These days, psychedelic research is experiencing a renaissance of sorts. And Matt Johnson, a professor of psychiatry at Johns Hopkins, is leading the way. One of “the world’s most published scientists on the human effects of psychedelics,” his research focuses on “unraveling the scientific underpinnings of psychedelic substances, moving beyond their historical and cultural context to shed light on their role in modern therapeutic applications.” Like some other researchers before him, he believes that psychedelics ultimately have the “potential to bring about a paradigm shift in psychiatry, neuroscience, and pharmacology.” In the Big Think video above, the professor answers 24 big questions about psychedelics, from “What are the main effects of psychedelics?,” to “How do psychedelics work in the brain?” and “What are the biggest risks of psychedelics?,” to “Will psychedelics answer the hard problem of consciousness?” Johnson covers a lot of ground here. Settle in. The video runs 2+ hours.
One needs hardly state that human beings desire things like wealth, power, and love. But it does bear repeating that, on a deeper level, we all desire flow. To say this is to repeat, in one form or another, the theories of the late psychologist Mihaly Csikszentmihalyi, author of Flow: The Psychology of Optimal Experience. When we enter a flow state, Csikszentmihalyi once said in an interview, “the ego falls away,” and it is those words that open the animated TED-Ed lesson above. “A unique mental state of effortless engagement,” says its narrator, flow has been defined as “an altered state of consciousness,” and those who enter it “feel so effortlessly engaged in a task that time seems to fly by.”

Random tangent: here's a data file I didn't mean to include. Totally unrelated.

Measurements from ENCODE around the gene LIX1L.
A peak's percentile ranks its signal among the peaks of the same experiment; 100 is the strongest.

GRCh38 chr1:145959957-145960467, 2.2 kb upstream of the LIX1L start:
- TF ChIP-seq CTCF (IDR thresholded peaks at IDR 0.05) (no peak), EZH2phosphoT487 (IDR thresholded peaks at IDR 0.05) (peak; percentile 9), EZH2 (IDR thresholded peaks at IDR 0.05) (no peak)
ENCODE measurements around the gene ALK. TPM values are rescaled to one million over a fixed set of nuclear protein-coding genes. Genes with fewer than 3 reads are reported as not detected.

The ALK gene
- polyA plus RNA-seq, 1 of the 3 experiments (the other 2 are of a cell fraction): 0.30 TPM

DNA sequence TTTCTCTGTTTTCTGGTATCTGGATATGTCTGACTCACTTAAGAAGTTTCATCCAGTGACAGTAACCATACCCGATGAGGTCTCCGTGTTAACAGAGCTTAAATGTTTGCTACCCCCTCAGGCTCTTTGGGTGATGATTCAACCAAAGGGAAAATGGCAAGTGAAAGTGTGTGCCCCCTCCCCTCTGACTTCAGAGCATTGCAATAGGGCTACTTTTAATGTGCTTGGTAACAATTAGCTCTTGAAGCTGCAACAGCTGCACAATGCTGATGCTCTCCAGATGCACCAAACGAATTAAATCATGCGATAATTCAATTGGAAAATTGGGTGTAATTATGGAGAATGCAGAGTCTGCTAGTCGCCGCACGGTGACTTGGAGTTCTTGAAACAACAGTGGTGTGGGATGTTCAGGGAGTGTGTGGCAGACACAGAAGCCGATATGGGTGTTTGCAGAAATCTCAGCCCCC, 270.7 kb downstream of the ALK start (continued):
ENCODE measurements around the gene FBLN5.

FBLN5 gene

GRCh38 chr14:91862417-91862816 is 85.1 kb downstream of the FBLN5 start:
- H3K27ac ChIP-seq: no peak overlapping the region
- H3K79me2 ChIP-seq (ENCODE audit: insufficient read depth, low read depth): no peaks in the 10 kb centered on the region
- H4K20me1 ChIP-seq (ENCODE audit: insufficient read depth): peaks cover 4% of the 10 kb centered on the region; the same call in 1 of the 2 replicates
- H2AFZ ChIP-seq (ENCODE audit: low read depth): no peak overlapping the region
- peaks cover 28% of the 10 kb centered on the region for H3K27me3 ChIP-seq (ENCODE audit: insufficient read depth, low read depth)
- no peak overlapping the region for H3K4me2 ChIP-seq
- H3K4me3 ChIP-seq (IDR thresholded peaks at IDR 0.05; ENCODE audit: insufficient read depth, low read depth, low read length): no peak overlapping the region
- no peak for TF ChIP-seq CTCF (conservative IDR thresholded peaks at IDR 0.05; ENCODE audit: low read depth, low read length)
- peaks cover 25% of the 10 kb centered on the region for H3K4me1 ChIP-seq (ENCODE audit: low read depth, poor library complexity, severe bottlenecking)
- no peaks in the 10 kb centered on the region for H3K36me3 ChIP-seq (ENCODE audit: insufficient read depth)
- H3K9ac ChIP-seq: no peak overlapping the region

If you’re a normal twenty-first-century person, this may not sound like an especially familiar experience. In fact, you may well think of your working life as more characterized by “cycles of procrastination, when it can feel impossible to start an activity.”
During flow, by contrast, “it can feel difficult to stop”; “feelings of worry or self-judgment” are diminished; a “sense of oneness” can arise between yourself and your activity. This state occurs when you do “intrinsically motivating” work, and even more so when the difficulty of that work matches or just slightly exceeds your skill level: “If a task is too easy, you may get distracted or feel bored. If it’s too challenging, you may become discouraged.”